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Can participating in community food production lead to more climate-friendly food consumption?

Klima - Et magasin om klimaforskning fra CICERO

Publisert 17.06.2019

We need to grow our sense of connection to, and reimagine our relationship with our natural environment to enable a more sustainable future, argues Imre van Kraalingen in a masters thesis written for the Shareon project. 

Historically, people have been strongly connected to community food production and their food consumption was limited to what was grown locally and in season. Today’s globalized food production systems have in many ways created a disconnect between people and the food they consume as the long distances products travel and large-scale food production has decreased people’s awareness of where their food comes from and how it is produced.

Weekly food boxes for shareholders.

As a result, we expect to get Avocados from Chile for the Friday tacos and know very little about the carbon footprint of the food we buy and eat. As agriculture and food consumption is responsible for a significant amount of climate gas emissions, there is a need to look into models of food production and consumption that are more sustainable.

And new forms of food production based on more consumer involvement have popped up recent years, such as farmers markets, food boxes, REKO-ringen and Community Supported Agriculture (CSA) (andelslandbruk in Norwegian).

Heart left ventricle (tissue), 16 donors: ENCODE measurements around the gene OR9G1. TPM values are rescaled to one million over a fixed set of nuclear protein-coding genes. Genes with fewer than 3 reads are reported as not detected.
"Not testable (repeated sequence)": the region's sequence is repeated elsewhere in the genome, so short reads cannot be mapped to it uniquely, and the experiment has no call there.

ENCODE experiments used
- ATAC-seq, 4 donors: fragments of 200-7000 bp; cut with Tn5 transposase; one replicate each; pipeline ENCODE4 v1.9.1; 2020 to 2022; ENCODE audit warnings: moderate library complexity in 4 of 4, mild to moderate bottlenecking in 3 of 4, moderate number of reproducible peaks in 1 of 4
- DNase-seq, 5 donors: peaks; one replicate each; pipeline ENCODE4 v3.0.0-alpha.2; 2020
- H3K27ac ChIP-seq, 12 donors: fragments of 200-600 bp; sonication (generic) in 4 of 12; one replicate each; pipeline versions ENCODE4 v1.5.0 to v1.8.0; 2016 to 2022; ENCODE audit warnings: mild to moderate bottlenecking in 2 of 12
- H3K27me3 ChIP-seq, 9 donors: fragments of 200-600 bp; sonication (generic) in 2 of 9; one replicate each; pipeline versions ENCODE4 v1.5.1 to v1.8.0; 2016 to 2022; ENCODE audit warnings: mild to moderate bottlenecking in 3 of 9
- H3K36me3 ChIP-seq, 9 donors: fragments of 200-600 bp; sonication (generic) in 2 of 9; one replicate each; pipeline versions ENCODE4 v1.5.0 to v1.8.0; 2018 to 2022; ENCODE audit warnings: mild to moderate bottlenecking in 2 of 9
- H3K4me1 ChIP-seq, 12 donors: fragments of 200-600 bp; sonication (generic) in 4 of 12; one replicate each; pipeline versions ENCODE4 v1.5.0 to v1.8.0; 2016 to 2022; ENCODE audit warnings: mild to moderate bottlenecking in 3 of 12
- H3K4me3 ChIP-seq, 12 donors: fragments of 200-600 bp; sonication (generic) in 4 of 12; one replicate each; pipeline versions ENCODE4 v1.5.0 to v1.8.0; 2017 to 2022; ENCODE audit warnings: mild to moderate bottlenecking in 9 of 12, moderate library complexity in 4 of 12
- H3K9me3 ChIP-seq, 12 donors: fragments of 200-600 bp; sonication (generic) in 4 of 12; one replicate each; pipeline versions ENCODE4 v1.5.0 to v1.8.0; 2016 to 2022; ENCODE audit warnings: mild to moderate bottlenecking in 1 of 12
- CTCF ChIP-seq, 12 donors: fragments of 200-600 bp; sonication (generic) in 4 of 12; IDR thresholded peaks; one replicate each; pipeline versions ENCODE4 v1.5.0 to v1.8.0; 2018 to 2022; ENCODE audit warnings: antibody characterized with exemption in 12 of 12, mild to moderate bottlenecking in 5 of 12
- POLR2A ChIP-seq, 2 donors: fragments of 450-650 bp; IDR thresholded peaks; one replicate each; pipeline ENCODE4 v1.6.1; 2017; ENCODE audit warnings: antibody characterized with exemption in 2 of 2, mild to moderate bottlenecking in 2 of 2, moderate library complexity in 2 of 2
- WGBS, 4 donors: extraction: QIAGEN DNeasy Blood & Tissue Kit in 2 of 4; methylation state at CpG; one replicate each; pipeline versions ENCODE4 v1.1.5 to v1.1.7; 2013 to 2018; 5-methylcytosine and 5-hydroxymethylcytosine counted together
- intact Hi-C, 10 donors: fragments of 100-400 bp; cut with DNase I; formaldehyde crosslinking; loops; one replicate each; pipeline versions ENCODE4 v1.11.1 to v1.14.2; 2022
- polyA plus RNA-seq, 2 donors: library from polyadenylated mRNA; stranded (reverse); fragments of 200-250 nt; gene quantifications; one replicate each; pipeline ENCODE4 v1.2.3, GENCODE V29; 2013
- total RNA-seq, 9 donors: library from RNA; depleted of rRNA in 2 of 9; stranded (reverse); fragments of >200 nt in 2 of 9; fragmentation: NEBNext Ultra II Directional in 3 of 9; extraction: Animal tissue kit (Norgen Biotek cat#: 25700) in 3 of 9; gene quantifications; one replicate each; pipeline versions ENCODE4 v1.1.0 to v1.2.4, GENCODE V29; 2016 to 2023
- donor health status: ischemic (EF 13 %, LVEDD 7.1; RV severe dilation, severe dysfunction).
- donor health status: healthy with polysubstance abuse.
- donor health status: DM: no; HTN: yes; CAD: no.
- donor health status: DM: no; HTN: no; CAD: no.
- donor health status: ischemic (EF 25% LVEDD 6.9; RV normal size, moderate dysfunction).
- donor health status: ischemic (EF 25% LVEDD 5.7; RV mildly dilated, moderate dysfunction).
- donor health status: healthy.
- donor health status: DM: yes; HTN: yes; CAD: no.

A timely question is whether consumers’ involvement in local food production will result in climate-friendly food habits and production? This is a question we explore in the CICERO led project ShareOn, which look at how sharing economy and collaborative consumption can nudge people’s behaviour and habits in a more climate-friendly direction. In the ShareOn project we look specifically at the CSA farming model where people can become ‘farmers’ or shareholders in a farm. Through paying a fixed fee and providing a few hours of labour the shareholders can harvest a portion of the yield in return.

The CSA farming model has many benefits; the farmer receives a fair wage as the shareholders take some of the risks (by paying a fixed fee), food items are locally produced, the production is land-intensive, the products are often ecological and the products are more focused on vegetables than meat and dairy production. In addition, the CSA farms are also social environments where people can meet, learn about food production and share their experiences and knowledge of food.

Imre did participant observation at Earth Haven farm in Canada and Nordgard Aukrust farm in Norway

Imre van Kraalingen is part of the ShareOn project and has explored how participation in local biodynamic food production can reconnect people with their food, but also with one another, the local community and with nature. As stated by one of her interviewees:

‘My appreciation of the CSA is the way it brings people closer to the farm, because there haven’t been thousands of miles between me and the food, and there haven’t been numerous modifications, labelling and patenting placed on the ingredient or food source between the time that it left its branch and arrived onto our dinner plate.’